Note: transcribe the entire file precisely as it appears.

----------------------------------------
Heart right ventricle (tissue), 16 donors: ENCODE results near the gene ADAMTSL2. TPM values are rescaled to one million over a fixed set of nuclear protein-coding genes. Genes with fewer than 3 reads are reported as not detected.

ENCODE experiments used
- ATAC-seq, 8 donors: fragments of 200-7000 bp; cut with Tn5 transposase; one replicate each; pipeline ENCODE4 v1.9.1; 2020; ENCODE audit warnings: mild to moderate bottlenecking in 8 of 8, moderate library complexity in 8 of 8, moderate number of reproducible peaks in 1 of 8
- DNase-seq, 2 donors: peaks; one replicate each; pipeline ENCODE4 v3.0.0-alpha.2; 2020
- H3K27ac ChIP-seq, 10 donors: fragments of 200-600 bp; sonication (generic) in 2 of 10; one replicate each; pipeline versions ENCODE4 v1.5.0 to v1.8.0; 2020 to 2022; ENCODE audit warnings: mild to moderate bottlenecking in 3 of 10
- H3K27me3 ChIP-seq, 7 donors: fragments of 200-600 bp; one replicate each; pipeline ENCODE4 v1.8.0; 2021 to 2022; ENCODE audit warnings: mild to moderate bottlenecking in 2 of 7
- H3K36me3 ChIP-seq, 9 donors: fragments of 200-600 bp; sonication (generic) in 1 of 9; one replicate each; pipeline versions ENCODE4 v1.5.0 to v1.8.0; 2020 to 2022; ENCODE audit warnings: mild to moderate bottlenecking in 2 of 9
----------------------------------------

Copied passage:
Heart right ventricle (tissue), 16 donors: ENCODE results near the gene ADAMTSL2. TPM values are rescaled to one million over a fixed set of nuclear protein-coding genes. Genes with fewer than 3 reads are reported as not detected.

ENCODE experiments used
- ATAC-seq, 8 donors: fragments of 200-7000 bp; cut with Tn5 transposase; one replicate each; pipeline ENCODE4 v1.9.1; 2020; ENCODE audit warnings: mild to moderate bottlenecking in 8 of 8, moderate library complexity in 8 of 8, moderate number of reproducible peaks in 1 of 8
- DNase-seq, 2 donors: peaks; one replicate each; pipeline ENCODE4 v3.0.0-alpha.2; 2020
- H3K27ac ChIP-seq, 10 donors: fragments of 200-600 bp; sonication (generic) in 2 of 10; one replicate each; pipeline versions ENCODE4 v1.5.0 to v1.8.0; 2020 to 2022; ENCODE audit warnings: mild to moderate bottlenecking in 3 of 10
- H3K27me3 ChIP-seq, 7 donors: fragments of 200-600 bp; one replicate each; pipeline ENCODE4 v1.8.0; 2021 to 2022; ENCODE audit warnings: mild to moderate bottlenecking in 2 of 7
- H3K36me3 ChIP-seq, 9 donors: fragments of 200-600 bp; sonication (generic) in 1 of 9; one replicate each; pipeline versions ENCODE4 v1.5.0 to v1.8.0; 2020 to 2022; ENCODE audit warnings: mild to moderate bottlenecking in 2 of 9